FIG. 23M illustrates the removal of the MEMS film from the wafer 2301. The removal of the fourth photoresist layer 2347 exposes the electrode opening 2333. The MEMS film can be removed from the wafer 2301 by the removal of the sacrificial layer 2302 using electrochemically etching. Removal of the sacrificial layer 2301 frees the underside of the MEMS film from the wafer 2301. In some implementations, the sacrificial layer 2301 is removed by placing the wafer in a saline bath with a high NaCl concentration. A platinum electrode also placed in the bath can be used as a reference, and a voltage can be applied to the aluminum layer with respect to the platinum electrode. The electrochemical cell created by the aluminum and TiW etches the aluminum—separating the MEMS film from the wafer 2301.

When the MEMS wafer is completed, and the individual devices have been removed, they still require several process steps before being assembled into the cylindrical shape that is required.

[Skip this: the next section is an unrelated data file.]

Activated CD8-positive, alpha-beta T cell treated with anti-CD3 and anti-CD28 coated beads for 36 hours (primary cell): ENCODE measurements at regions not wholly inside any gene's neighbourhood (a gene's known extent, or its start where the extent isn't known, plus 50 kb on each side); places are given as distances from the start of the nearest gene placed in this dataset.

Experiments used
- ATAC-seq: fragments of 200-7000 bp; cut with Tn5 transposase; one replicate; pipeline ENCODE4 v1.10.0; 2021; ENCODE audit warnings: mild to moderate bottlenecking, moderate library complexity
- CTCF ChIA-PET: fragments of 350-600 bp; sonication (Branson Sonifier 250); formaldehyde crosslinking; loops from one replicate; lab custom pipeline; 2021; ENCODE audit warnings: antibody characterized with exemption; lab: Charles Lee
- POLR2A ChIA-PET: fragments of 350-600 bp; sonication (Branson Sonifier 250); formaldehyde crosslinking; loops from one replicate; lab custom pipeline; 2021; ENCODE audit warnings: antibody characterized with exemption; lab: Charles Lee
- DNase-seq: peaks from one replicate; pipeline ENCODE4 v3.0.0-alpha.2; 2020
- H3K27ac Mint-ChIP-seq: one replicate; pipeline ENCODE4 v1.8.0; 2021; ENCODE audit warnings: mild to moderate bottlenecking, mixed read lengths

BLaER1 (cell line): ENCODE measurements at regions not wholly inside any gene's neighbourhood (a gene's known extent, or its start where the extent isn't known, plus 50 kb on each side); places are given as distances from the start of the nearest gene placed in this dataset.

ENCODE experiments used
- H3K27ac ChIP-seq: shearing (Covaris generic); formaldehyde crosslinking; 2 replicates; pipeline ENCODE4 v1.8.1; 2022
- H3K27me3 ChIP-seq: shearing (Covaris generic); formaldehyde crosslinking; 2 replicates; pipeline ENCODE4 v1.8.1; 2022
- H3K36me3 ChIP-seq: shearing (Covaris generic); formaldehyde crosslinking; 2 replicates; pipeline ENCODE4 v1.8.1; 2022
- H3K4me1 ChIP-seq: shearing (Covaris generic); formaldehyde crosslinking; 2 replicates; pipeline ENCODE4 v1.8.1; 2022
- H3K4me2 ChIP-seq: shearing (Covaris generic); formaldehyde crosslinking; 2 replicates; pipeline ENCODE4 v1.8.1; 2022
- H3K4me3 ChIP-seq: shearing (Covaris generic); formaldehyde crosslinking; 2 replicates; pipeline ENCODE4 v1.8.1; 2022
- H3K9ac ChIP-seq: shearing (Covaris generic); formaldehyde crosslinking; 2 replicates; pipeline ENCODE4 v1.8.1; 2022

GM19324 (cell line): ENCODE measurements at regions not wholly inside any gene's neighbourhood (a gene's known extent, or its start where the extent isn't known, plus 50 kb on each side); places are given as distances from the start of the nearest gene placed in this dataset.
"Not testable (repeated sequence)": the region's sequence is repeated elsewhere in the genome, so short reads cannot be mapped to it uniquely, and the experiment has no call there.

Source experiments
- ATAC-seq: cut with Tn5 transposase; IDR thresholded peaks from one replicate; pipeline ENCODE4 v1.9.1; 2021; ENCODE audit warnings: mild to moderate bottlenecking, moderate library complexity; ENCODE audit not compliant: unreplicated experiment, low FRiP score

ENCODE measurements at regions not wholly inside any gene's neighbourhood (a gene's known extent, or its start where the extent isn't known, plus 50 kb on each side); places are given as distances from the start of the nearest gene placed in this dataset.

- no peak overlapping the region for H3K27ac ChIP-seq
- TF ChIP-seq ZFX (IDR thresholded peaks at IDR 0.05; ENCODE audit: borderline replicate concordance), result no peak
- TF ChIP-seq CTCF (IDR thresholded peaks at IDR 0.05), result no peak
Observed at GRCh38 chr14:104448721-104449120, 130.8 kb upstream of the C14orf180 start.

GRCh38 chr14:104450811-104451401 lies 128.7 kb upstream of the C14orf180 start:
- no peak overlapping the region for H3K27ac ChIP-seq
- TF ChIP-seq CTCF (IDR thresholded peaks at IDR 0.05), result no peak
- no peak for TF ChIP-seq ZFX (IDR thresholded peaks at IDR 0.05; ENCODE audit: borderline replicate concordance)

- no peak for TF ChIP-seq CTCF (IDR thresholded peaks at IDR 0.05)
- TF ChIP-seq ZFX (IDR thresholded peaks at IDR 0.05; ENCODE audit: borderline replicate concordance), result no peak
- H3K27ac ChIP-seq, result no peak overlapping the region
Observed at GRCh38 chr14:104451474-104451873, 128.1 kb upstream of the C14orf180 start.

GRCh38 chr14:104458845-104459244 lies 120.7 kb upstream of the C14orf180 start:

FIG. 23N illustrates a method 2360 for manufacturing a leadless stimulator. At step 2361, a MEMS film is formed. The method for forming the MEMS film is described above in relation to FIGS. 23A-23M. In general, the MEMS film is formed as a planar film. The MEMS film can include a plurality of electrodes and a ribbon cable that extends from the distal end of the MEMS film.

At step 2362, a stimulation source is coupled with the MEMS film. Referring to FIG. 8, the stimulation source may be a component of an ASIC 180. The stimulation source (or ASIC 180) can include a plurality of contacts 170. The ribbon cable can also include a plurality of contacts 170. As illustrated in FIG. 8, the contacts 170 of the ASIC 180 can be coupled with the contacts 170 of the ribbon cable. Coupling the contacts 170 of the ASIC 180 with the contacts 170 of the ribbon cable can enable an electrical connection between the ASIC 180 and one or more electrodes.